Connection between intracellular Ca2+ and uptake of Zn2+ across the basolateral membrane of the gastric parietal cell
Based on studies with 70Zn2+, we were able to design experiments to study conditions of uptake under baseline conditions and during exposure to well-recognized secretory agonists, using utilizing relatively inexpensive and rapidly responsive fluorescence imaging and fluorometric methods. Utilizing these methods, we were able to confirm enhanced uptake of Zn2+ across the basolateral membrane during secretory stimulation. In addition, we found that manipulation of [Ca2+]i homeostasis leads to alterations in the ability of the parietal cell to take up and preserve [Zn2+]i. Thus, intracellular accumulation of Zn2+ is nearly abolished when intracellular stores of Ca2+ are depleted by exposure to thapsigargin and Ca2+-depleted Ringer's. Following exposure to thapsigargin, uptake of Zn2+ was observed—albeit at a reduced level—if Ca2+ is present in the extracellular solution. This uptake was arrested when the chelator DTPA (10 µM) was added. These observations indicate that the increases in [Zn2+]i are indeed due to influx from extracellular sources and not release from intracellular stores. They argue that, under baseline conditions, uptake of Zn2+ across the basolateral membrane depends on adequate stores of intracellular Ca2+. With stimulation by powerful agonists such as forskolin and carbachol, demand for extracellular Zn2+ increases and depends on influx of extracellular Ca2+. In addition, these studies illustrate physiologically relevant approaches for using both real-time imaging of individual glands, which is time-intensive, and 96-well platforms, which would be amenable to rapid through-put approaches for small molecule screens.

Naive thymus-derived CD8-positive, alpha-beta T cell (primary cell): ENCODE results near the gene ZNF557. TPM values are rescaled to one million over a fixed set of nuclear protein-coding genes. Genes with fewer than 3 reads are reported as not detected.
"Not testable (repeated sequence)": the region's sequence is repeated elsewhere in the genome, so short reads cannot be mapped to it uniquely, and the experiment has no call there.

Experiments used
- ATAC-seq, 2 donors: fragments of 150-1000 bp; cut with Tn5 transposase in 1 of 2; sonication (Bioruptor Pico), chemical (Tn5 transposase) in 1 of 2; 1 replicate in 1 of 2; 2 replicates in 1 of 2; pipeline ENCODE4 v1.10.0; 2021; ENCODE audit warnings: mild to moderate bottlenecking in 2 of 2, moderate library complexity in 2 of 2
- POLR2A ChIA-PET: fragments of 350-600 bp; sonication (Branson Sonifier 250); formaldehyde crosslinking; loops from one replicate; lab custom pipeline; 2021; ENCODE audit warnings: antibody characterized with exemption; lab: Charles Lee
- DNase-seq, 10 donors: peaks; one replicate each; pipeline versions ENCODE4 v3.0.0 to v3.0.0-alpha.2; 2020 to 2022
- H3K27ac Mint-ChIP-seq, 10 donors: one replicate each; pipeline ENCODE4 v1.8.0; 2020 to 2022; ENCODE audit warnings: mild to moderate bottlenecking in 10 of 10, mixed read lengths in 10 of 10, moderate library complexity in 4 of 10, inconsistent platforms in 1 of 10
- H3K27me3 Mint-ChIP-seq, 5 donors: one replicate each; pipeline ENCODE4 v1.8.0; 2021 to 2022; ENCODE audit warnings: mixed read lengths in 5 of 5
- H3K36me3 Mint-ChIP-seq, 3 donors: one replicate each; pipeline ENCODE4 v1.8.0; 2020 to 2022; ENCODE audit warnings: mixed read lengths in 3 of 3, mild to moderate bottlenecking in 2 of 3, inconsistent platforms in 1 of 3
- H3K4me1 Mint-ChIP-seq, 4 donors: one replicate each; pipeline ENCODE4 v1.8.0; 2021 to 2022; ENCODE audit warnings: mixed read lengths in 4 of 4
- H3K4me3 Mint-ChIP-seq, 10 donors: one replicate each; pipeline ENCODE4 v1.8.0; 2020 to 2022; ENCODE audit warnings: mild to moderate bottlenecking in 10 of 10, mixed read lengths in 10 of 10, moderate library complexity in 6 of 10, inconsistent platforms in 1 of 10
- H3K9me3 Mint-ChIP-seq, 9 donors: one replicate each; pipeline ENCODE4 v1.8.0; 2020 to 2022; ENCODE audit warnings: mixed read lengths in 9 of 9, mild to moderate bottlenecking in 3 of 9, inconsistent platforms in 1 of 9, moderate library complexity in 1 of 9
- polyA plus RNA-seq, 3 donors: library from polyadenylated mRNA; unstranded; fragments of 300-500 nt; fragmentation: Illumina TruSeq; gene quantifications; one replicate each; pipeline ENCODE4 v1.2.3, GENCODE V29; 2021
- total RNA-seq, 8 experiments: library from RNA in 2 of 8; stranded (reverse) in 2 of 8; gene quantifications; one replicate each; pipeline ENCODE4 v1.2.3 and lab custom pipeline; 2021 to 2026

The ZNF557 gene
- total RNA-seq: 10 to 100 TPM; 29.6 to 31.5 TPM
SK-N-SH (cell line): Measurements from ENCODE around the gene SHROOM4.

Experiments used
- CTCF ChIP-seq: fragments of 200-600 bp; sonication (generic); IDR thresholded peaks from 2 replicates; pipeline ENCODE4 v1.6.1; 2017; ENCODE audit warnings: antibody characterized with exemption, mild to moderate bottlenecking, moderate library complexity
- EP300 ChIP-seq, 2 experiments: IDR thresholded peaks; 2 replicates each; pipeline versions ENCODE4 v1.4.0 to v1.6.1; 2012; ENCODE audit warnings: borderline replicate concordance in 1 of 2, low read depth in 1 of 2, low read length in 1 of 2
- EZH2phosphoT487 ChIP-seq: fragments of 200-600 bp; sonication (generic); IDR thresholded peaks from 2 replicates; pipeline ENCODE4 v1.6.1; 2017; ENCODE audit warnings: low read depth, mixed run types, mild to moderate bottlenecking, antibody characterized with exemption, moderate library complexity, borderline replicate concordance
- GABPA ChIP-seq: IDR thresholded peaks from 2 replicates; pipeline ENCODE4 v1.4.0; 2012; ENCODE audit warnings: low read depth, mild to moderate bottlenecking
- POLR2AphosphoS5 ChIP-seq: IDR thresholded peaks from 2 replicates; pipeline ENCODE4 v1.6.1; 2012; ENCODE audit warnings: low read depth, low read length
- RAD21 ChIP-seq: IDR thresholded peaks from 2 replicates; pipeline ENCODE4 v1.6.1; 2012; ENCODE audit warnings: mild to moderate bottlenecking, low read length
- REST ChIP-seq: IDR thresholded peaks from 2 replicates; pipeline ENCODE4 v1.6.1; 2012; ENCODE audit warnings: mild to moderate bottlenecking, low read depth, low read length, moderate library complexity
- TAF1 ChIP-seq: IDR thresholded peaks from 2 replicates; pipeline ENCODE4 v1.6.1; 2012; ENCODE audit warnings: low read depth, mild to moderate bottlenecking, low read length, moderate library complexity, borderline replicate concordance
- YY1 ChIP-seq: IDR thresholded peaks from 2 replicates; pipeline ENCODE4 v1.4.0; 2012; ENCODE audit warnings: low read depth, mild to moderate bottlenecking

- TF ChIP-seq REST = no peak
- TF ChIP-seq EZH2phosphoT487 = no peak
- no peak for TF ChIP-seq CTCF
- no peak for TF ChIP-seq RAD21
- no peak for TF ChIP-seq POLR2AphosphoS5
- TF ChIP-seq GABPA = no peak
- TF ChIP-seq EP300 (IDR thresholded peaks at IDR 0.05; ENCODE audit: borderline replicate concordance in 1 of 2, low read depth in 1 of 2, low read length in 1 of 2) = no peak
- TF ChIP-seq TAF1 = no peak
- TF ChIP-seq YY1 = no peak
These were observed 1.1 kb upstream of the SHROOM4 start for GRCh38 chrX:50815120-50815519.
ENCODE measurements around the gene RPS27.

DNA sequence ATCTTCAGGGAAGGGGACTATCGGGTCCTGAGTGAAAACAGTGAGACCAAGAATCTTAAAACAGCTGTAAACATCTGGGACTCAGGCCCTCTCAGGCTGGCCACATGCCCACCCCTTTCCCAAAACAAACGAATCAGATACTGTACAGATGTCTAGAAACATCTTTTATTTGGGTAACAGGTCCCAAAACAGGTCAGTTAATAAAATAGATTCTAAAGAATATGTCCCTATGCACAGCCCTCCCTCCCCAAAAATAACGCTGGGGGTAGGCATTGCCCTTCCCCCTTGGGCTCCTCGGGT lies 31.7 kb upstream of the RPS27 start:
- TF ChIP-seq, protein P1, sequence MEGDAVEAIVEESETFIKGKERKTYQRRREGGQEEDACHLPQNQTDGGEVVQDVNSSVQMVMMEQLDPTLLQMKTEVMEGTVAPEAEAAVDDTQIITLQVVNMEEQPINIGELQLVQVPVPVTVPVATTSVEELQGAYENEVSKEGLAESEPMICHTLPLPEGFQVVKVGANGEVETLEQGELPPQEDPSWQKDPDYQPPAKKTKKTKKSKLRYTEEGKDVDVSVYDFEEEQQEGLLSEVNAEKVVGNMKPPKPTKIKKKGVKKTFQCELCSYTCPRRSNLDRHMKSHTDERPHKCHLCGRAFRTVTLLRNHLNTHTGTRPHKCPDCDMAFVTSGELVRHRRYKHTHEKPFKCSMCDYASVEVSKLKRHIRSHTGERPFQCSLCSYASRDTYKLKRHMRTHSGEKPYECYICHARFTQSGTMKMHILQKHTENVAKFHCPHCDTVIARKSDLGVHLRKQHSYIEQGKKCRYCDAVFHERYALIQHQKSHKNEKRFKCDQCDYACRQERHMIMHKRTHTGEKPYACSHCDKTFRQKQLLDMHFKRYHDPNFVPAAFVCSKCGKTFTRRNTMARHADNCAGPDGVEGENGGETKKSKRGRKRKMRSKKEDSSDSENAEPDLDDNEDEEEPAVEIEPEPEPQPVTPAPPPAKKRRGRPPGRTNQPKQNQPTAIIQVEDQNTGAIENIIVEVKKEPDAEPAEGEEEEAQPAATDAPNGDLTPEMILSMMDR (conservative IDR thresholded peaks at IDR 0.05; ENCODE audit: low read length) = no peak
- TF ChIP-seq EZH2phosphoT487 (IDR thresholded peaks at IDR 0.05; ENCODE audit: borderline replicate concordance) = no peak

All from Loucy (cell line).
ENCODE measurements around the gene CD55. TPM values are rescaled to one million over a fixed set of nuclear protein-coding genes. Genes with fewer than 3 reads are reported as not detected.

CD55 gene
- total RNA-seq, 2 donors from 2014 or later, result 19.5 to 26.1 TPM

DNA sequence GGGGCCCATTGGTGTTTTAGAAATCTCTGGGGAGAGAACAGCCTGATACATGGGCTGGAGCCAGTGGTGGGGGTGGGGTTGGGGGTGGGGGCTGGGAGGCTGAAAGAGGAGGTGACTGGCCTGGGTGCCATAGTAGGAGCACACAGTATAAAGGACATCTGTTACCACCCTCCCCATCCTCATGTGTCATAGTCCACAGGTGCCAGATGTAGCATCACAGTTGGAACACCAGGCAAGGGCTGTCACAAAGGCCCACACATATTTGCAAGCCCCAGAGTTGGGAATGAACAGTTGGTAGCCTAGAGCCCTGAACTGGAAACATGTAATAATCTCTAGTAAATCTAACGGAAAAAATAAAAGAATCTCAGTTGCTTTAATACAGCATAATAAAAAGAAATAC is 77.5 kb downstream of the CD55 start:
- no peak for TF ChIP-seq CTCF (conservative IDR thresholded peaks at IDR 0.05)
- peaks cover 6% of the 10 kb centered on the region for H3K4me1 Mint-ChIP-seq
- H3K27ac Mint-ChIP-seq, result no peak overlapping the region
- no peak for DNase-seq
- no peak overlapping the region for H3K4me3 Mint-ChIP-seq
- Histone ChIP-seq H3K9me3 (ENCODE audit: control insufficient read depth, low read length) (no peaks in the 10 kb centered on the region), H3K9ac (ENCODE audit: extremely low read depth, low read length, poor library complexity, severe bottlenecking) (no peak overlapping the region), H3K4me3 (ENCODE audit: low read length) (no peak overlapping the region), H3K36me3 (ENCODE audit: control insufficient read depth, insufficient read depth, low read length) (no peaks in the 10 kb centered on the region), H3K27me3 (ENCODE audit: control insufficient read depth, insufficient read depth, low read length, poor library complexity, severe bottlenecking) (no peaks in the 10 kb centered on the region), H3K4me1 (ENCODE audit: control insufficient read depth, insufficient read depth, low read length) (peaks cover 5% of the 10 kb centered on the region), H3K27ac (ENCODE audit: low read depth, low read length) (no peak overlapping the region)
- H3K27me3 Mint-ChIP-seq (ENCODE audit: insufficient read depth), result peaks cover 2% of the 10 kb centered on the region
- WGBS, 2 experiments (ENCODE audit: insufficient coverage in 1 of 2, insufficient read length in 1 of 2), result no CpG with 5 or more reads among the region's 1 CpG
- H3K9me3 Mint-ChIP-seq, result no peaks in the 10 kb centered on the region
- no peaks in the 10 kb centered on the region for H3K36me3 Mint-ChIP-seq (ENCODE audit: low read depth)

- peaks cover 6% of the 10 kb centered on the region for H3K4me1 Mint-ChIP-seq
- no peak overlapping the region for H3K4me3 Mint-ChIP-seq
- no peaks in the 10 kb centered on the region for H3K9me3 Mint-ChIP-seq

Additional considerations: technical
The fluorescent reporter utilized here was fluozin-3, which has been utilized in its free acid form for monitoring extracellular secretion of Zn2+
from insulin-secreting beta cells 
. When conjugated to an acetoxymethyl ester group, it has proven useful for monitoring intracellular concentrations of free Zn2+
] in different cell types 
, including epithelial cells of the gastrointestinal tract 
. Importantly, this reporter is unresponsive to Ca2+
under a number of experimentally relevant conditions 
. However, it is possible for release or sequestration of other divalent cations to influence responses of the reporter 
. It is for this reason that caution must be used in applying relationships that have been used to calculate free concentration of Zn2+
from the reported Kd
and from maximum and minimum fluorescence responses, as was originally proposed for Ca2+
. Thus, we have refrained from providing direct estimates of [Zn2+
, based on fluozin-3 measurements.